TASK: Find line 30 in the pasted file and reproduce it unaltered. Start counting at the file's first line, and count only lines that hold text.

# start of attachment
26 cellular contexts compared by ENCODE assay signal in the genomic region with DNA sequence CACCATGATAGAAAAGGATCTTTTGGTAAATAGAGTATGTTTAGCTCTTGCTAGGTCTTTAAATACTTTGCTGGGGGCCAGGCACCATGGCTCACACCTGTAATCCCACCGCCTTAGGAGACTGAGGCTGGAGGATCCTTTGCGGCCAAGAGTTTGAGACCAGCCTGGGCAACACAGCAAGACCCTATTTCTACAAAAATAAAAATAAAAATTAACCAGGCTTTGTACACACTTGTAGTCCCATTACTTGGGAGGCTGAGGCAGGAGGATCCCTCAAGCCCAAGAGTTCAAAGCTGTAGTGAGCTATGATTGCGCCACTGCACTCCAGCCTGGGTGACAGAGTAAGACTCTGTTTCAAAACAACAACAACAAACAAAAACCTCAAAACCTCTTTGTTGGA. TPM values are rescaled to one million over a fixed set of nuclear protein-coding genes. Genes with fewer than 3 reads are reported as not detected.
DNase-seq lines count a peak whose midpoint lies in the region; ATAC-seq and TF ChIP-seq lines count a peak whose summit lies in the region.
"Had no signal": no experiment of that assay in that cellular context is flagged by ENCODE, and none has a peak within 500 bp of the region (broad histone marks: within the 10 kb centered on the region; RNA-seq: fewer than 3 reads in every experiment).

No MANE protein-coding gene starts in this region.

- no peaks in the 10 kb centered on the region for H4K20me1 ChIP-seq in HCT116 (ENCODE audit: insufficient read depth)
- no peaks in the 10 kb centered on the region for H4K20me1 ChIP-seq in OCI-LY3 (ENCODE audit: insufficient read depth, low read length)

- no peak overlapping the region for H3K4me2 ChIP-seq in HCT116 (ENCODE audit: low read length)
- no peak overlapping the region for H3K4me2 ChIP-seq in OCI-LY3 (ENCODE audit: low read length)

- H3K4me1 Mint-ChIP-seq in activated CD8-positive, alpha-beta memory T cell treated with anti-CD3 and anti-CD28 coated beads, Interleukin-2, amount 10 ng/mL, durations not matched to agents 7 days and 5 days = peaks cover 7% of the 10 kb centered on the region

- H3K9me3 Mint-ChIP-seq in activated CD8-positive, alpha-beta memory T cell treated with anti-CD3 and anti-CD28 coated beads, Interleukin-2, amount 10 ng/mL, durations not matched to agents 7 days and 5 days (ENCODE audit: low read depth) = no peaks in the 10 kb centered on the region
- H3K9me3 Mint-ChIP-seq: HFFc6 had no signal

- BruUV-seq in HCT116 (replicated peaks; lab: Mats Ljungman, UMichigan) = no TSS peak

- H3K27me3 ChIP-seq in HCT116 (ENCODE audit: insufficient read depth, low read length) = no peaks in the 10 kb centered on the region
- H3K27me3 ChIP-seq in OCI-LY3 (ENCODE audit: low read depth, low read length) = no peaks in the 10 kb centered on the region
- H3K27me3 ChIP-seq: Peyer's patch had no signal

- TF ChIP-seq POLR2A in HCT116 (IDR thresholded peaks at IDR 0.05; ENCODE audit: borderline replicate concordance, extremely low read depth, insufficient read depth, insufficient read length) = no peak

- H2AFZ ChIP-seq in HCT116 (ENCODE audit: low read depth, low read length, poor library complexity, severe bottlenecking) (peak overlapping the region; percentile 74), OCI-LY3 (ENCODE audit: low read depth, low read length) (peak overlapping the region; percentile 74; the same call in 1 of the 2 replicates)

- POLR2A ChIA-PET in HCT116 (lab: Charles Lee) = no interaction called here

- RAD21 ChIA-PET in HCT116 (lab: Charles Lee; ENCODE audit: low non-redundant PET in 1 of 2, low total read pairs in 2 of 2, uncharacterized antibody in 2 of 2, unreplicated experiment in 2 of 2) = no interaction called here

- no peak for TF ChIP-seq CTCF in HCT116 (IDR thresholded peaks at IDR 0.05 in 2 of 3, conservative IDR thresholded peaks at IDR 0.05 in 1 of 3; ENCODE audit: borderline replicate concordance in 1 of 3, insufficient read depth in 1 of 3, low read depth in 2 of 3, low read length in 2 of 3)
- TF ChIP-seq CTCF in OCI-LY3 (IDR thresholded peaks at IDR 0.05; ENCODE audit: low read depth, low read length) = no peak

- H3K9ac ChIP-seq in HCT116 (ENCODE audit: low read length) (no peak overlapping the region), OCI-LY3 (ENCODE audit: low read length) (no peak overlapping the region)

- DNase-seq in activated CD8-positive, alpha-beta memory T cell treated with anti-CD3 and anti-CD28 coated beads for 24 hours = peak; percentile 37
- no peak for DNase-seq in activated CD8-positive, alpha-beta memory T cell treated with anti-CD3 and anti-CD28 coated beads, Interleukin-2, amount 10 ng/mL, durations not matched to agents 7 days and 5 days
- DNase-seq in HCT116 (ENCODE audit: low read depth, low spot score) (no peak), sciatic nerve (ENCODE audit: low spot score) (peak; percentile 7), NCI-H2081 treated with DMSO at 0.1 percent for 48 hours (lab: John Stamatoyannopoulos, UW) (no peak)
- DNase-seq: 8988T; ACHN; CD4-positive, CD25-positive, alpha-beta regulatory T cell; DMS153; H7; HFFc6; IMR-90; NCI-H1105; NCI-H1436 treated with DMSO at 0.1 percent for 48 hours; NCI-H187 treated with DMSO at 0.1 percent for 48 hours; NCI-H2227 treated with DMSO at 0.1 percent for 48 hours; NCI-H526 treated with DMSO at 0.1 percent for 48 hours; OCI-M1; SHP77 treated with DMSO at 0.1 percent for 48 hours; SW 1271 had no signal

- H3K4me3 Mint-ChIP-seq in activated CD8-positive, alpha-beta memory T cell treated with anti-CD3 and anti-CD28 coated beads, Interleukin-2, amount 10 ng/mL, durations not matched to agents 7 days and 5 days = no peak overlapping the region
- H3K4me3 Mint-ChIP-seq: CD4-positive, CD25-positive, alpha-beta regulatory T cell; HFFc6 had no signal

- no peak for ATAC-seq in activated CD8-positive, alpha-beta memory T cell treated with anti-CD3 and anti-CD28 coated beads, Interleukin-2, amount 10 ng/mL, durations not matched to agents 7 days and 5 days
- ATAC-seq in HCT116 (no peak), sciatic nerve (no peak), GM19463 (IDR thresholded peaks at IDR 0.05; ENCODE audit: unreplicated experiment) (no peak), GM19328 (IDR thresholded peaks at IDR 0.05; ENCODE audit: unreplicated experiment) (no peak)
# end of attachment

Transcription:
- ATAC-seq in HCT116 (no peak), sciatic nerve (no peak), GM19463 (IDR thresholded peaks at IDR 0.05; ENCODE audit: unreplicated experiment) (no peak), GM19328 (IDR thresholded peaks at IDR 0.05; ENCODE audit: unreplicated experiment) (no peak)